Hear what comfortable words our Saviour Christ saith unto all who truly turn to him. Come unto me, all ye that travail and are heavy laden, and I will refresh you. Some may recognize these as the “comfortable words” from the 1928 prayer book. These words connect us in a timeless way to all those before us who held in their hands their beloved prayer books, and they connect us in some mystical way to all those who will come after us, probably reading the prayers projected on a flat screen. These “comfortable” words are from the gospel of Matthew as we have just heard. In the 1928 prayer book, they are accompanied by the words from the gospel of John, for God so loved the world that he gave his only begotten son that all who believe in him will have eternal life. In the 1928 prayer book, these comfortable words follow the words of absolution, they remind us just as they have reminded all those faithful people that came before us, that in the midst of our humanity, in the midst of our failings and sinfulness, Christ is with us.

For me, these are much more uncomfortable words than comfortable words. These are not words that are meant to conjure up visions of your favorite easy chair, or your well-worn and favorite sweatshirt or tee shirt. They are not comfortable in a way that assures us that we have some sort of corner on the market for the right way to do Christianity. Their comfort is derived from the presence of the Holy Spirit in our lives, the “comforter” that Jesus Christ left with us. These are words meant to strengthen us, and to give us hope, not to make us complacent.

"Come to me, all you that are weary and are carrying heavy burdens, and I will give you rest. Take my yoke upon you, and learn from me; for I am gentle and humble in heart, and you will find rest for your souls. For my yoke is easy, and my burden is light."

This is indeed good news. God wants to make things easier for us, not harder. It’s as simple as that. Why do we complicate it so? Jesus offers to us something amazing. The offer is that we no longer have to be held hostage to the pressure of perfection that our culture feeds us, and instead, we can live as freed people. The burden of perfection is intolerable; the freedom that Jesus offers is life giving.

The pressure of perfection that our culture feeds us leads us to build bigger houses, spend more of what we don’t have. Somehow we are convinced that what we have becomes important. This is not unlike the people Jesus encountered. The Jews of his time were quite concerned with acquiring wealth and status; they were quite concerned to hob nob with the important people, the people who could confer honor and status on them. Jesus was accused of gluttony and drunkenness because he spent time with those who had no honor and status, the tax collectors and sinners.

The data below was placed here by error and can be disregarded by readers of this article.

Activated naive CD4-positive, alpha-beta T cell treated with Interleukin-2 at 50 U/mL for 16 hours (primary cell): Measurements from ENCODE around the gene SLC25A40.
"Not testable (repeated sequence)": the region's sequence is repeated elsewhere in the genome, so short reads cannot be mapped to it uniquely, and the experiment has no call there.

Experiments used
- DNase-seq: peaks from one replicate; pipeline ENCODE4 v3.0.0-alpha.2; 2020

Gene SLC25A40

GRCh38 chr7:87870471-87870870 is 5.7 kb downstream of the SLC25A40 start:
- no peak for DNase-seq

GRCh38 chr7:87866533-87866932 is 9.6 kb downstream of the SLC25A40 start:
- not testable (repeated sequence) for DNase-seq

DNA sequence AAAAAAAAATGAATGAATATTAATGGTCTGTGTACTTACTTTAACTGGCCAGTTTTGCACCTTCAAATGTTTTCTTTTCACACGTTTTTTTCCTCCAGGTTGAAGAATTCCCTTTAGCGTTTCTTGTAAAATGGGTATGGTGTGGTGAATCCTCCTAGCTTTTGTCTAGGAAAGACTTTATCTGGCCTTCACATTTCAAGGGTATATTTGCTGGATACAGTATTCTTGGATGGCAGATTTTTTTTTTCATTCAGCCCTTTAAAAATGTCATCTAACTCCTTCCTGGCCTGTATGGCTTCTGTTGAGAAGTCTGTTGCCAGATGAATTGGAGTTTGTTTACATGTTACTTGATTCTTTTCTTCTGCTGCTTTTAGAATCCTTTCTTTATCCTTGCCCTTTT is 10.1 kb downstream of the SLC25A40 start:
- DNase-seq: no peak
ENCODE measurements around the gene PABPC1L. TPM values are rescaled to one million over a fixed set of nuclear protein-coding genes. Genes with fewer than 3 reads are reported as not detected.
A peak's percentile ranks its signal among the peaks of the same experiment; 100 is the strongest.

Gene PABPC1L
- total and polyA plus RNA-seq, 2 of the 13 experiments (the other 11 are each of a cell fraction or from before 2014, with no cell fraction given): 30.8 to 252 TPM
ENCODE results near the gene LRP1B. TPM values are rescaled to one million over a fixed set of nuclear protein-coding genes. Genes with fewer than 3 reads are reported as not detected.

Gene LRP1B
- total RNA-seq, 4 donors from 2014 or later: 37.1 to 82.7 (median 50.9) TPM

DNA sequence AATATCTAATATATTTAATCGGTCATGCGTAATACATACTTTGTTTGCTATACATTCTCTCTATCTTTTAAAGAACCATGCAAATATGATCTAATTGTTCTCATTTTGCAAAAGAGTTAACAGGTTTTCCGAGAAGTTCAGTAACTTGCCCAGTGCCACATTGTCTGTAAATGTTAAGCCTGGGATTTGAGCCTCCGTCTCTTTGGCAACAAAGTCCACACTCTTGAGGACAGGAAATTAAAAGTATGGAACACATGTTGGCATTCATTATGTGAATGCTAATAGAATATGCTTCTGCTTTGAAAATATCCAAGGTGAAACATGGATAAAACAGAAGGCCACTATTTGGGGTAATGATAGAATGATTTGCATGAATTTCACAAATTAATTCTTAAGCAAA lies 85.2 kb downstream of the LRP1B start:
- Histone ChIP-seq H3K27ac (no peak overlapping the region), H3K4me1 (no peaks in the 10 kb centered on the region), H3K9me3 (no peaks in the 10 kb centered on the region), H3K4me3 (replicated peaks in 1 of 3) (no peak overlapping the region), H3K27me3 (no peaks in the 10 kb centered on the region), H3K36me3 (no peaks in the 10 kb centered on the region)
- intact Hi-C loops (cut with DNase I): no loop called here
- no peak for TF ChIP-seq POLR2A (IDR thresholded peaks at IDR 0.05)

The pursuit of perfection, the pursuit of status, is rewarded by stressed out people and stressed out families. Of course I’m preaching to the proverbial choir, but that’s exactly why families seem to have so much trouble getting to church. I don’t think it’s because we’re not cool enough, I think it’s because at the top of a family’s list of things to do is achieving, and that takes so much energy and time, that worship looses out. It’s because if worth is measured by what we have, who we know, how big and expensive our toys are, then worship, rest, slowing down, giving thanks, being forgiven, all loose out.

And yet, just like those who are so busy earning status and respect they don’t have time to get here, there are some of you here today, for whom Jesus’ message of freedom is yet to be realized. You must always remember, you are chosen and marked by God’s love, and the delight of God’s life. You do not need to earn God’s love; you need only to be loved by God. This is exactly the burden that is to be laid down; the burden is the need to work at earning honor and status, the need to earn love by achieving perfection.

It is God’s amazing and abundant love that resulted in the resurrection of Jesus Christ, and the new life that is achieved with each and every one of us that results in the freedom Matthew speaks of in this passage. The good news is this freedom. We are new creations, no longer enslaved by the snares of greed, power, status, but instead we are free to be loved absolutely and unconditionally by our creator God.